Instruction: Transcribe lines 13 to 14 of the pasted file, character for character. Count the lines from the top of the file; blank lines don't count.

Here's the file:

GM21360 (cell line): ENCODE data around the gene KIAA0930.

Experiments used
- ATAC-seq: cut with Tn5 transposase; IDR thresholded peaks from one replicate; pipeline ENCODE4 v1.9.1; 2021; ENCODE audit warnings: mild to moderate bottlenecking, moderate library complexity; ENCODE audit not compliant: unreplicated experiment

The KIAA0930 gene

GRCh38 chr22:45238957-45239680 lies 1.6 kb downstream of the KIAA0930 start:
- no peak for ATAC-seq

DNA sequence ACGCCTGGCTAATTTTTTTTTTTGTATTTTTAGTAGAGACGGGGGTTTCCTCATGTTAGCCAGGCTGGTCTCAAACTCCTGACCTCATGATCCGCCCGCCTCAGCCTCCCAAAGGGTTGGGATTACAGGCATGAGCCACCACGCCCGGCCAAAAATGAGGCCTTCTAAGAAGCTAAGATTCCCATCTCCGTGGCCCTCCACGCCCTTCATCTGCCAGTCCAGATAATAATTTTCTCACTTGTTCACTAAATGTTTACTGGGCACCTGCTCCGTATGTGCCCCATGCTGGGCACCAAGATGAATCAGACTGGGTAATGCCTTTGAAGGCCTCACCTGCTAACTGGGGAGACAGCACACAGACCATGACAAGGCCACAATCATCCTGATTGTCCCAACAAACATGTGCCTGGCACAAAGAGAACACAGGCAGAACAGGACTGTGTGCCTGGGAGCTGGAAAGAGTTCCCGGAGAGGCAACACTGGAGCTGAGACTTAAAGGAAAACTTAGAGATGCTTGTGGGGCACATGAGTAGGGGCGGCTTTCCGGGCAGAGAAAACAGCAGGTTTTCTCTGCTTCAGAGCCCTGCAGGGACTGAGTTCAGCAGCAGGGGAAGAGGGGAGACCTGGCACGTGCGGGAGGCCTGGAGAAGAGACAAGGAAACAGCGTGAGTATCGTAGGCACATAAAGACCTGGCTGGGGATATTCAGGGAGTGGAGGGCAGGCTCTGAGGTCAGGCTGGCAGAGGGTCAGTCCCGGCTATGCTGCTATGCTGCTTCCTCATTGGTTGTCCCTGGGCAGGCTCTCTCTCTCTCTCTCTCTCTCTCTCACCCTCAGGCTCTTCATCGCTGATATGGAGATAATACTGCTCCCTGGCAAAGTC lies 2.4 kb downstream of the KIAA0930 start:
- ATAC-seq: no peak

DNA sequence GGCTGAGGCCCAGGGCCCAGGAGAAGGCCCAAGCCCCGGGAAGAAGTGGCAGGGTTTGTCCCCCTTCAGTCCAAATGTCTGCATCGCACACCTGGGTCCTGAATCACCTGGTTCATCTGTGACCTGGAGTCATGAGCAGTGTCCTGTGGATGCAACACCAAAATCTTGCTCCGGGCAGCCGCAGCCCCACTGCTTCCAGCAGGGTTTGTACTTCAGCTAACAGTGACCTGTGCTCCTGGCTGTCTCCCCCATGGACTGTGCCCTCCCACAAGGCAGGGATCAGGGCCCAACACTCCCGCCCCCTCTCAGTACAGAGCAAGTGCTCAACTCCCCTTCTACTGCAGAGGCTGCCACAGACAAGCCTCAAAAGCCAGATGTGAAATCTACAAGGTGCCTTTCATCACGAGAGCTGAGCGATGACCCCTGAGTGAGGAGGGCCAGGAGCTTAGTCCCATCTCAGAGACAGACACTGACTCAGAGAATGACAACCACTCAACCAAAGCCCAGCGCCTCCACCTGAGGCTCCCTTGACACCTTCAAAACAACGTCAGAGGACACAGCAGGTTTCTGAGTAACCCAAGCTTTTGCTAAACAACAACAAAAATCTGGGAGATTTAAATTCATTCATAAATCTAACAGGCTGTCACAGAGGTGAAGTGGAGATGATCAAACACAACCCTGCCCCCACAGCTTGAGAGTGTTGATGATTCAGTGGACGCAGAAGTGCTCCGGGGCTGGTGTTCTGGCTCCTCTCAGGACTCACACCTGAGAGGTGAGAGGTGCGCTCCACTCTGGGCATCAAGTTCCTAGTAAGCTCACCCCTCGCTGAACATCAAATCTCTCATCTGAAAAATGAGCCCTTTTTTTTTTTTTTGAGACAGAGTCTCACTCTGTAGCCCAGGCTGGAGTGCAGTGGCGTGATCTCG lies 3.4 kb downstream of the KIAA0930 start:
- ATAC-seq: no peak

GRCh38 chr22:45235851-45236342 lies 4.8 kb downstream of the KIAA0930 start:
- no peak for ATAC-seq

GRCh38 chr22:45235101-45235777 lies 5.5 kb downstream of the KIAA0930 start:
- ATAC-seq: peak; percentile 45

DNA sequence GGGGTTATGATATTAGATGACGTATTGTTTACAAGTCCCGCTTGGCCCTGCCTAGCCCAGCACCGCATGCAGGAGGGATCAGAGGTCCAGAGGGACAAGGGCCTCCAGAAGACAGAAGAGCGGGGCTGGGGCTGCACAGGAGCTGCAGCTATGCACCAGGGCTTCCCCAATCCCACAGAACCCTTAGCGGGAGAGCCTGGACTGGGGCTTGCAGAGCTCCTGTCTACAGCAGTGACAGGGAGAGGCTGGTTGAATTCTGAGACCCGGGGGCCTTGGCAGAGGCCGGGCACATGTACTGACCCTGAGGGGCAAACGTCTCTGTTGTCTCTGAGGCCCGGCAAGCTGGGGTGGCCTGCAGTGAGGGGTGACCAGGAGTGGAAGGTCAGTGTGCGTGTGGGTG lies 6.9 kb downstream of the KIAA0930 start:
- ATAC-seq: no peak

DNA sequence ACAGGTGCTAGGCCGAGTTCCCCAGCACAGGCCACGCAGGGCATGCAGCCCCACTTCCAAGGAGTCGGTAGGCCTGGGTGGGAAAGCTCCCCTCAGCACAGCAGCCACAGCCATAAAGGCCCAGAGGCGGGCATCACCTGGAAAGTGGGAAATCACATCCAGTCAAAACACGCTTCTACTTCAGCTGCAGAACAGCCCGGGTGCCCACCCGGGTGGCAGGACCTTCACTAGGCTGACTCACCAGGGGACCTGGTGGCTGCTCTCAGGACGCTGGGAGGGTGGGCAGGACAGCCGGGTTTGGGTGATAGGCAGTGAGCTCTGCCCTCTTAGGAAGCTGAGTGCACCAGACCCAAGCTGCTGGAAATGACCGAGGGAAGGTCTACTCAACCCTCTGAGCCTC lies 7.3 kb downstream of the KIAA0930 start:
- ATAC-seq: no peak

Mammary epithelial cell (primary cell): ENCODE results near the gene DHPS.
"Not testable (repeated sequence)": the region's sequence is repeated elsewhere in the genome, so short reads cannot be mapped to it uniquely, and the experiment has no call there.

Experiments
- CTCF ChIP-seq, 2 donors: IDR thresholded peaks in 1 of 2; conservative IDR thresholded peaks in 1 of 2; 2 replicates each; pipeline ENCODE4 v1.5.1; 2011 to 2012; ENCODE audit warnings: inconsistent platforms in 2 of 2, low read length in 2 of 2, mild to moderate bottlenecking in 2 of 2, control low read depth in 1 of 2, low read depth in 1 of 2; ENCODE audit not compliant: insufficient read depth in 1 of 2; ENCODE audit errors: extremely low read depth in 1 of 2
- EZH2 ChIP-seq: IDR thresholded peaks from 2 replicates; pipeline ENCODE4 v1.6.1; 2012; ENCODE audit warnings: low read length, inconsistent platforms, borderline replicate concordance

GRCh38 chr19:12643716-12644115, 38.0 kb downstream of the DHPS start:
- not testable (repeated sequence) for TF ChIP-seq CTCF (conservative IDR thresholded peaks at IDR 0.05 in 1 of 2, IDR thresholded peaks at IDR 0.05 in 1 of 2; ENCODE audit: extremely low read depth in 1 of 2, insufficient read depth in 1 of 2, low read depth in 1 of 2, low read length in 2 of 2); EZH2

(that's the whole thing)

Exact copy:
GRCh38 chr22:45235101-45235777 lies 5.5 kb downstream of the KIAA0930 start:
- ATAC-seq: peak; percentile 45